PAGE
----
Of course that isn’t everything to the combat. Special Performances are super skills that can turn the tide of battle in your favor but cost a charge of the SP gauge, a resource slowly filled by performing sessions. Ad-Lib Performances are random skills that can trigger instead of a session to attack all enemies on screen, and Dual Arts are special session attacks performed by two characters at once, doing massive damage and triggering another string of session attacks. Triggering two Dual Arts in one session is rare, but when it happens the results are insanely pleasing. On top of the battle skills are Radiant Skills, permanent passive abilities that improve characters and even change up the gameplay in some cases. These skills require a special type of Performa obtainable in treasure boxes or more likely from completing character side quests. One of my favorite parts of the game was watching the members of Fortuna train and improve in their respective fields, be it acting, singing, or modeling. The side quests are ripe with character development and usually reward you with a (fully animated) music video, commercial, photo shoot, or segment from a show, all very well done and entertaining so I highly recommend completing them all. The Wii U Gamepad is also used to great effect to develop the characters as an in game smartphone messaging app called Topic. Randomly receiving messages was oddly entertaining.
If you’re into the Persona series, Tokyo Mirage Sessions has a very similar sense of style. The game’s simple but clean graphics look nice and sharp, and the use of the color spectrum really makes the game pop (the menu screen is notably striking). The character designs and changeable outfits range from passable to impressively detailed, but it all fits within the concept. As ridiculous as the plot is, I found the idea of watching the characters grow not only in battle, but in their day to day lives a nice change of pace from the melodrama that plagues the typical JRPG. The game does have some glaring issues, however. There is no autosave feature, so if you manage to get caught in a Savage Encounter, a fight with tougher than usual enemies, you may find yourself getting wiped out before you can react and potentially lose hours of progress. And hours you will spend, as the game is bit heavy on grinding for experience due to the sudden difficulty spikes during boss battles. Seriously, save as often as you can since saving is available anywhere outside of battle. Side quests with a particular character I won’t name due to spoilers could have been handled differently, requiring you to physically speak with her multiple times instead of sending a message on Topic like literally everyone else. Lastly, I found the character Barry Goodman a bit hard to stomach and feel the story may have been more enjoyable if he showed up far less.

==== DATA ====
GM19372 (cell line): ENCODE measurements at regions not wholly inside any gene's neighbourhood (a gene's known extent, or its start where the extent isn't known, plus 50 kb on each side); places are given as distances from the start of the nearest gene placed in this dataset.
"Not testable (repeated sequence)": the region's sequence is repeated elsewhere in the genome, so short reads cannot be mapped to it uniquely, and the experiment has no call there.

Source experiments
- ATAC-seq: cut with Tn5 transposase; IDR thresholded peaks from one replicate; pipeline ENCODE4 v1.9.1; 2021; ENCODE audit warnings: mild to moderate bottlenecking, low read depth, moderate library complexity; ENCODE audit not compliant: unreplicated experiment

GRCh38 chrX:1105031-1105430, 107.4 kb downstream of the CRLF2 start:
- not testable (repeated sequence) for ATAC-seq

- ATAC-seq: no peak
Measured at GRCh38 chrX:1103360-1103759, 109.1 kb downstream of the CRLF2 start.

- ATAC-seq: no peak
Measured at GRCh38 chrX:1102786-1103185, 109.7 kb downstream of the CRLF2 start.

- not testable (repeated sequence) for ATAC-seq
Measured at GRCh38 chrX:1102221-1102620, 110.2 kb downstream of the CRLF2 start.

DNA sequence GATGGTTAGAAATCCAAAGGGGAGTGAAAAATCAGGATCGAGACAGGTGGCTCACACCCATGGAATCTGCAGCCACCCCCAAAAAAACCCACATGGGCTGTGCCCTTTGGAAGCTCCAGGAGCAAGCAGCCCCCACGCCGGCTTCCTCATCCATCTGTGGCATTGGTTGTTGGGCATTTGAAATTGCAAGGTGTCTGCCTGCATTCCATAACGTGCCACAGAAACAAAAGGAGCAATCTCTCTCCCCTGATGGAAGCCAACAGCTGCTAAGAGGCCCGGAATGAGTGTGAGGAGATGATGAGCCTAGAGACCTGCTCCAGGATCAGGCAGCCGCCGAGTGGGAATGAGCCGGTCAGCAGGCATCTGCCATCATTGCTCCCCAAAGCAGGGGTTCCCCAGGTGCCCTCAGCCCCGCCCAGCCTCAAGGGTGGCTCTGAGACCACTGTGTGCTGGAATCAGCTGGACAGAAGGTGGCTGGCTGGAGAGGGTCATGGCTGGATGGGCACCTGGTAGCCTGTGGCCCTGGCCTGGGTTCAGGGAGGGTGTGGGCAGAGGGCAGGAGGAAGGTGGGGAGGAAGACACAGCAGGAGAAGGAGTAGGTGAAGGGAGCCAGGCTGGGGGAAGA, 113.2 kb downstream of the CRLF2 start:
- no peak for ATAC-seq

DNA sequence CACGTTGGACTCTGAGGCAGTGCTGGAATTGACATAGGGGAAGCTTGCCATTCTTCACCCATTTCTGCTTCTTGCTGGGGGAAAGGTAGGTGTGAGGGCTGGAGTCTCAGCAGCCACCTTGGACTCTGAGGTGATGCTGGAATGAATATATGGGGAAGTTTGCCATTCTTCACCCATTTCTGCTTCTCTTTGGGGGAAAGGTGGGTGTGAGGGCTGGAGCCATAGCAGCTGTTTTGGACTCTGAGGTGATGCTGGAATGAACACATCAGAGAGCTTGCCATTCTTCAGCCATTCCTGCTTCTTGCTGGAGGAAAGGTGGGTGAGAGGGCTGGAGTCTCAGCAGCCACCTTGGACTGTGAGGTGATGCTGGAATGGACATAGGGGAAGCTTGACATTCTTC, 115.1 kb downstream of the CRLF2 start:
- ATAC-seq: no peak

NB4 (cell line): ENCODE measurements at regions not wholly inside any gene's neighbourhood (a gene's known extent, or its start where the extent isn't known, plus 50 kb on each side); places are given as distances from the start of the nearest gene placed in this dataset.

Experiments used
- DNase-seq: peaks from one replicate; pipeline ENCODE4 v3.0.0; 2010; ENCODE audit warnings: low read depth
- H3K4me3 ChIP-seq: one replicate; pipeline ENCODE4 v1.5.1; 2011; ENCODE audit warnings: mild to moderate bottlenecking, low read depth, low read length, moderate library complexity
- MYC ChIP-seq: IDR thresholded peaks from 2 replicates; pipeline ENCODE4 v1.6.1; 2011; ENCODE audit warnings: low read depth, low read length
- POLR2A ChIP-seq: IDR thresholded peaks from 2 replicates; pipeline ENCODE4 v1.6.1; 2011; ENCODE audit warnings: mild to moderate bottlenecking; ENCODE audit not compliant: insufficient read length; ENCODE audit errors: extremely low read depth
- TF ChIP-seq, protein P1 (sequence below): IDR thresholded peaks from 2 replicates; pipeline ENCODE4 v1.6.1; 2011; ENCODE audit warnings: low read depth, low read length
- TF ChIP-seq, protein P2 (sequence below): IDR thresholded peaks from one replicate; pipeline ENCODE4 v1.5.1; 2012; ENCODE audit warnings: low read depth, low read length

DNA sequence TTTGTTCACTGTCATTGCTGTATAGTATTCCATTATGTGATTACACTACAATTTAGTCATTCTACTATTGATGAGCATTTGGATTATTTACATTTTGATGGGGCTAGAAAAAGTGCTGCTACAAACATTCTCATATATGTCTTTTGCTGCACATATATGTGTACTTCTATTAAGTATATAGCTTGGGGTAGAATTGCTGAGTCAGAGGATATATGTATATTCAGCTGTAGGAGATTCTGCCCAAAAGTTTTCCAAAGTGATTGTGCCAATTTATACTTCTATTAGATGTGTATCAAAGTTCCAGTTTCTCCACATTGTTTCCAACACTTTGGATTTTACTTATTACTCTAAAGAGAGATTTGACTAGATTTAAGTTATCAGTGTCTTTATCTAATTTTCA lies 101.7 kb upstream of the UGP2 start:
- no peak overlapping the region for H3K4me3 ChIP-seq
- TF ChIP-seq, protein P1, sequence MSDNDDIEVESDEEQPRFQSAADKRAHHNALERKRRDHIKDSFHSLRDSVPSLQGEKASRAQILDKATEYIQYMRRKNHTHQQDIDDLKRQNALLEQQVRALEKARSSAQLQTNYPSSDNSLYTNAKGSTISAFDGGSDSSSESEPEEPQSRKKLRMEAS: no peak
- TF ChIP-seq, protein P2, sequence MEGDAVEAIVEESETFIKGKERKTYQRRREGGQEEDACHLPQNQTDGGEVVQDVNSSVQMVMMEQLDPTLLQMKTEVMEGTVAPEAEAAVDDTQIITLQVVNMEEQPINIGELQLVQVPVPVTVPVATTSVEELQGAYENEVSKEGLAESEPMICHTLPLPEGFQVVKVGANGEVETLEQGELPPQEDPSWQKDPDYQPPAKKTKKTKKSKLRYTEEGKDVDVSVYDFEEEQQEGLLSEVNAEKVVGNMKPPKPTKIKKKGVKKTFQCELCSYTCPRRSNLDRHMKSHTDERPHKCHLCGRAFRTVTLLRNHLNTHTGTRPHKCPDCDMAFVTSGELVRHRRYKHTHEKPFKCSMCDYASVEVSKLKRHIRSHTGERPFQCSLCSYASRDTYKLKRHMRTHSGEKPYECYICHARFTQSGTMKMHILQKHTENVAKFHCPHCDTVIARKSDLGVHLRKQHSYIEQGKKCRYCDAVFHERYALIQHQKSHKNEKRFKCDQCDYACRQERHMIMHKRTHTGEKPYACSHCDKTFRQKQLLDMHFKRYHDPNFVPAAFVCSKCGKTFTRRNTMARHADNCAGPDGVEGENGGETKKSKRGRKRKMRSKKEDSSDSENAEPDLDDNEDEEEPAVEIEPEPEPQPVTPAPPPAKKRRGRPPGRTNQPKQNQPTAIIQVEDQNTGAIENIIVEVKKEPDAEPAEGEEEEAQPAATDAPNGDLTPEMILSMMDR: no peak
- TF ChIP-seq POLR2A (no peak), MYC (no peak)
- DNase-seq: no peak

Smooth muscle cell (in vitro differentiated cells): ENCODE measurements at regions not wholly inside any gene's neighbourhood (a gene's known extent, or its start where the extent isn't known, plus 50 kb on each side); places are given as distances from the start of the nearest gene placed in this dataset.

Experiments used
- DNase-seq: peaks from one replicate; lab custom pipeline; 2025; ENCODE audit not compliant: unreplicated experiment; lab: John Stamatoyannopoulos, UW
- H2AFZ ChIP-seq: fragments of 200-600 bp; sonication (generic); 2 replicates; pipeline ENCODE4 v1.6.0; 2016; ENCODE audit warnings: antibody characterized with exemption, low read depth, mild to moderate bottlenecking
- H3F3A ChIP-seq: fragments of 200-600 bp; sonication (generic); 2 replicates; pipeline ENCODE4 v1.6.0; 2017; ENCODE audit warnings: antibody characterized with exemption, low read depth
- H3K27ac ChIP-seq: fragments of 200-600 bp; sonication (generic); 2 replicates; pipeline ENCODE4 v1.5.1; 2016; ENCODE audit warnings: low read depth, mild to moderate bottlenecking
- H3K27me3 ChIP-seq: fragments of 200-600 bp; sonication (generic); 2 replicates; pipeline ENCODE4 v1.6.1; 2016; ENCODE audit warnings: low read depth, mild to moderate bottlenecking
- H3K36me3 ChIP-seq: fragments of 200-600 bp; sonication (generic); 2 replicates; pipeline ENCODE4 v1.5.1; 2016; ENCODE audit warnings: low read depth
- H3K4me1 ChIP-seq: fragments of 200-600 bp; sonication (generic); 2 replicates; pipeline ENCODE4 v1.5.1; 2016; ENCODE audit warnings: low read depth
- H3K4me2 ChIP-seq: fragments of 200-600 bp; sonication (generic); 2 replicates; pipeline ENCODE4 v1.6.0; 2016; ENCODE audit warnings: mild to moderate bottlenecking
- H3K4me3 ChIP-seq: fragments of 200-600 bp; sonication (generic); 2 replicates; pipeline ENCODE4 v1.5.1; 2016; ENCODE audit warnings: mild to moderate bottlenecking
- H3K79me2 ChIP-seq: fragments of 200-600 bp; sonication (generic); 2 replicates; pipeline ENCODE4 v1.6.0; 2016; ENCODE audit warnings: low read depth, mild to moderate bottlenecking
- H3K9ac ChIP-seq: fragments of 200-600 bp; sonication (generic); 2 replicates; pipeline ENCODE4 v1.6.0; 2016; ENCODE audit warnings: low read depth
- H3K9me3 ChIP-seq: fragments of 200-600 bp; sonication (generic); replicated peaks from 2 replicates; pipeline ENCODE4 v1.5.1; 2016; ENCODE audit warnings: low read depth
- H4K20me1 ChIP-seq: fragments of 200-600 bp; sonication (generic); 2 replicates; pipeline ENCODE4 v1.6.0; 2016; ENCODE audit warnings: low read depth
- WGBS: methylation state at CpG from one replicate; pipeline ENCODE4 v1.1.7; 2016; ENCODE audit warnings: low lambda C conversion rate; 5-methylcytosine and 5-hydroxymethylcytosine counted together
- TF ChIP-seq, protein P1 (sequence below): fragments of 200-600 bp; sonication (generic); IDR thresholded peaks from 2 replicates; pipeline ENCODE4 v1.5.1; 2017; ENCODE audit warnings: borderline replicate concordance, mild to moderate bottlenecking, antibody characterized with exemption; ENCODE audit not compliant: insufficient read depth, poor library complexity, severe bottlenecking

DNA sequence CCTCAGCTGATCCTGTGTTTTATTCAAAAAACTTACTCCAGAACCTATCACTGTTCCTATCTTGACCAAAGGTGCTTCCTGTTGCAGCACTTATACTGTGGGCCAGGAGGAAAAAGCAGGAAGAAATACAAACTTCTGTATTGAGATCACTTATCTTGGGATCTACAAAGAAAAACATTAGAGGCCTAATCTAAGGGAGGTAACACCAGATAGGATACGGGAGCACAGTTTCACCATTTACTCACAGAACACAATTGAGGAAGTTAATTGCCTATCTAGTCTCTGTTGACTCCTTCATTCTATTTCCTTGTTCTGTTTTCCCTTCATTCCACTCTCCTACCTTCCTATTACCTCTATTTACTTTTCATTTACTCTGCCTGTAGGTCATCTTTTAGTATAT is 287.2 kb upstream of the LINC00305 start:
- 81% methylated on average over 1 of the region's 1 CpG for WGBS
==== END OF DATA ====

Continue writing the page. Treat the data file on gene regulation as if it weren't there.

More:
Overall, while it took some time for the game to grow on me, I thoroughly enjoyed my time with Tokyo Mirage Sessions. It’s a simple game with heart, an enjoyable soundtrack, and sense of style not often seen in today’s industry. If you’re into JRPGs, the Persona series, or just want to enjoy something different, I recommend you give this one a spin. I just really hope you like J-Pop.
Tokyo Mirage Sessions ♯FE is available for Wii U.